DA: Yes, he had a wonderful voice. He had a certain way of speaking that made you feel comfortable. When he spoke to you, it was always in a personal, understated way. Bobby was this brilliant, sophisticated European who also had a love for the down-home spiritual beauty of jazz and put that on the same level as his European background. That's how he made the connection. His voice conveyed this.
Read the original article in JazzWax.
In celebration of David's birthday, I was listening to one of my favorite David Amram quartet albums — Jazz Studio 6, a 1957 recording for Decca featuring David on French horn, George Barrow on tenor sax, Arthur Phipps on bass and Al Harewood on drums. After the album was finished, I gave David a call to wish him happy birthday.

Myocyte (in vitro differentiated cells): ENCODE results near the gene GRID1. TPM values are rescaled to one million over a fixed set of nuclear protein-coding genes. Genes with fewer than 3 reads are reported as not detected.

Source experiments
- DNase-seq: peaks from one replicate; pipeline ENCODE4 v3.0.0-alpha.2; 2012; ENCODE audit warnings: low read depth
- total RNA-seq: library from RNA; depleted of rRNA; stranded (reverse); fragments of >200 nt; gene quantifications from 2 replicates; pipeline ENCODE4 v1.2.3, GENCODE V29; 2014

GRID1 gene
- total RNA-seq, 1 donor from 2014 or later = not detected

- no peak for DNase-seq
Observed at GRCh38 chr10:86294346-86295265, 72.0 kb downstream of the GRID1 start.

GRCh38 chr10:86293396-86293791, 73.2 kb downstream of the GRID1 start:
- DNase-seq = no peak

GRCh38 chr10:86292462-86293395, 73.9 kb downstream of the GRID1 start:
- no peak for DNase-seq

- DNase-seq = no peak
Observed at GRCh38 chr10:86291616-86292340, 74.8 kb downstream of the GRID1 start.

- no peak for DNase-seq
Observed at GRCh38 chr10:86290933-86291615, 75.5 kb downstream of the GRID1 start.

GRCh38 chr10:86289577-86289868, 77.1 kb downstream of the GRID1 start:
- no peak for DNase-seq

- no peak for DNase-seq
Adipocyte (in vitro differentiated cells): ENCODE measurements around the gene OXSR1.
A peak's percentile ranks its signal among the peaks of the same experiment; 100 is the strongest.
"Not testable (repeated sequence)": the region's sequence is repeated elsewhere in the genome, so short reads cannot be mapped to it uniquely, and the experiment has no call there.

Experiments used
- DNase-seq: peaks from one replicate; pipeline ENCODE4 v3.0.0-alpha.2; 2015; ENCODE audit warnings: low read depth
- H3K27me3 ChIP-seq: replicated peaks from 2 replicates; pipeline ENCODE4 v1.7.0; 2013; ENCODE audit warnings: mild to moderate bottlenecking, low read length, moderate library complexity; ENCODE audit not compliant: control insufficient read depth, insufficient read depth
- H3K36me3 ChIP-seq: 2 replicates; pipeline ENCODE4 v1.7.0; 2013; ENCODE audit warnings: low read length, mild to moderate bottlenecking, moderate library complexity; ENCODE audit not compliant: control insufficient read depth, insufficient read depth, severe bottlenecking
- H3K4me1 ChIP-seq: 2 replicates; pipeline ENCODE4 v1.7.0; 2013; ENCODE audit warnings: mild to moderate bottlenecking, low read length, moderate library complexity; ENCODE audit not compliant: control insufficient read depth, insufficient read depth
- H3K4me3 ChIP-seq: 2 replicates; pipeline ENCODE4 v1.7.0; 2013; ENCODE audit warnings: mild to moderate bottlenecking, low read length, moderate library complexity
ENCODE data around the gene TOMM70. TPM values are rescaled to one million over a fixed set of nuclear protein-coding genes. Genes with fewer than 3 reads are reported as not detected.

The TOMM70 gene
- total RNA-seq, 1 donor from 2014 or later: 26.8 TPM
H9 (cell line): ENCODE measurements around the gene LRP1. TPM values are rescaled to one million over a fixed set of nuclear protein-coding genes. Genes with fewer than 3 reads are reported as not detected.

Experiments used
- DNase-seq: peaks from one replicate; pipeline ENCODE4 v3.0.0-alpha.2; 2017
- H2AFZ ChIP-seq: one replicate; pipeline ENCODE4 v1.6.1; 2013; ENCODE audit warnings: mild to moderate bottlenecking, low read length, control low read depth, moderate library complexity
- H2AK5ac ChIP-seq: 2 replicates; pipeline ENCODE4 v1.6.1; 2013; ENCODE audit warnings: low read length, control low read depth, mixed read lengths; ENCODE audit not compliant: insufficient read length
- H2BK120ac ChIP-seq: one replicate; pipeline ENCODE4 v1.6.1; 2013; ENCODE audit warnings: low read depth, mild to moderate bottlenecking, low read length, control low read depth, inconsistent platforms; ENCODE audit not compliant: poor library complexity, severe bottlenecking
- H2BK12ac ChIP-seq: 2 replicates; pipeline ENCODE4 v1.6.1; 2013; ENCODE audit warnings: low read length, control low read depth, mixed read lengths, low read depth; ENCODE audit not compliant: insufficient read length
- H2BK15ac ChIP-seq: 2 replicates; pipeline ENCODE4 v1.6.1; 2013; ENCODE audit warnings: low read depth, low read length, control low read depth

When David answered the phone at 4:30 p.m., he was pumping gas on the Grand Central Parkway in Queens, N.Y.:
JazzWax: How did you spend your birthday today?
David Amram: Last night I was playing with my daughter's band, Alana Amram and the Rough Gems, at the Union Pool, a club in Williamsburg, Brooklyn. Her first CD just came out [it's at iTunes].
JW: What did the kids at the Union Pool think of you joining them?
DA: They loved it. They said, “It's really cool that you're doing this at this point in your career.” I said, “Hey, I don't know what a career is. I just do what I do. We shouldn't have careers. We should have a life. And if we're lucky, someday our music will have a career.”
JW: How late were you out last night?